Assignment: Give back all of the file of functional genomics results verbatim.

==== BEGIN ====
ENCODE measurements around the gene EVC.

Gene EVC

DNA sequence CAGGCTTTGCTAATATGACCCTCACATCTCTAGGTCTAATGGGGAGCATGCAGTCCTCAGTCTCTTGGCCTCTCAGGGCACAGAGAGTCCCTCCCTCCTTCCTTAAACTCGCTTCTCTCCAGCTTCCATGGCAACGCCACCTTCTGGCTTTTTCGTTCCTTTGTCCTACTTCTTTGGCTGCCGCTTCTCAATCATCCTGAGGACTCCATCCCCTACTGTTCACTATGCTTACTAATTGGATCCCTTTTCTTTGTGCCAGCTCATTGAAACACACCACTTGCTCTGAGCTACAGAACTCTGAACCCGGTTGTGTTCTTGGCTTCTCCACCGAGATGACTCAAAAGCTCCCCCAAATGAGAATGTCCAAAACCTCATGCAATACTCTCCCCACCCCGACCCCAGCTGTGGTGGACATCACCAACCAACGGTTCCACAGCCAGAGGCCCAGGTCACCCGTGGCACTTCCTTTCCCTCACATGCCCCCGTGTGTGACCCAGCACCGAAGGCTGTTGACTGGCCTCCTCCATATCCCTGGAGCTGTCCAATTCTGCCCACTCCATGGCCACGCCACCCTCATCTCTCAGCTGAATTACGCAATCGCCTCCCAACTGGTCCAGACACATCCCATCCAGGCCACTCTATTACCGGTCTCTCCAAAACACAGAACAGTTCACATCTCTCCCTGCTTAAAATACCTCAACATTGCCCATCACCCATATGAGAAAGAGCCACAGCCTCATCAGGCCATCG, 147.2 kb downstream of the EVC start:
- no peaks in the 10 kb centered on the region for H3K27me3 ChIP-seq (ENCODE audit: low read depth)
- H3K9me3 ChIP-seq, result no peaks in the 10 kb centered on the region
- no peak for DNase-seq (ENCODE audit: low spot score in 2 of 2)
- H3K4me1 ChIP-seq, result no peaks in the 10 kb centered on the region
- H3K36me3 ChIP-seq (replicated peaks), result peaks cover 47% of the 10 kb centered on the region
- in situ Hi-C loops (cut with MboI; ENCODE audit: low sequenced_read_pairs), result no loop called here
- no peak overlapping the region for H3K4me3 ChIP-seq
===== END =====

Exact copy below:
ENCODE measurements around the gene EVC.

Gene EVC

DNA sequence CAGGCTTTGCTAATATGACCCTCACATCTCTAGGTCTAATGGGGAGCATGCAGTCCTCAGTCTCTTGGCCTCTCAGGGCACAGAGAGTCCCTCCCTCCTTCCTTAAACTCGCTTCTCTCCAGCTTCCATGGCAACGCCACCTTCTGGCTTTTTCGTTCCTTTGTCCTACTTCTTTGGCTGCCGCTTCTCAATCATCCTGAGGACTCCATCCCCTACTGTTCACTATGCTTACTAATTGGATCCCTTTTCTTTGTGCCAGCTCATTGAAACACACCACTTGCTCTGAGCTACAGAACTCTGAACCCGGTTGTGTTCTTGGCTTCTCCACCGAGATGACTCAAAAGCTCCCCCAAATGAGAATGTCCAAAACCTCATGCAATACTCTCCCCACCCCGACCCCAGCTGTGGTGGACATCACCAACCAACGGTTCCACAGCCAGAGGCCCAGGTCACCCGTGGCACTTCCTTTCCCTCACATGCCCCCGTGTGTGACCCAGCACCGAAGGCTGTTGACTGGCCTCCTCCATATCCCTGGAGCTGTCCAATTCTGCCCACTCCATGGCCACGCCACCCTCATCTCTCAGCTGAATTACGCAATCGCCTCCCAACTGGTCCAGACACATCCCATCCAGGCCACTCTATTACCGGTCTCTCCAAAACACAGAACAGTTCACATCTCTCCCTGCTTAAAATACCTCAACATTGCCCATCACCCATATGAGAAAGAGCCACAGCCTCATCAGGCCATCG, 147.2 kb downstream of the EVC start:
- no peaks in the 10 kb centered on the region for H3K27me3 ChIP-seq (ENCODE audit: low read depth)
- H3K9me3 ChIP-seq, result no peaks in the 10 kb centered on the region
- no peak for DNase-seq (ENCODE audit: low spot score in 2 of 2)
- H3K4me1 ChIP-seq, result no peaks in the 10 kb centered on the region
- H3K36me3 ChIP-seq (replicated peaks), result peaks cover 47% of the 10 kb centered on the region
- in situ Hi-C loops (cut with MboI; ENCODE audit: low sequenced_read_pairs), result no loop called here
- no peak overlapping the region for H3K4me3 ChIP-seq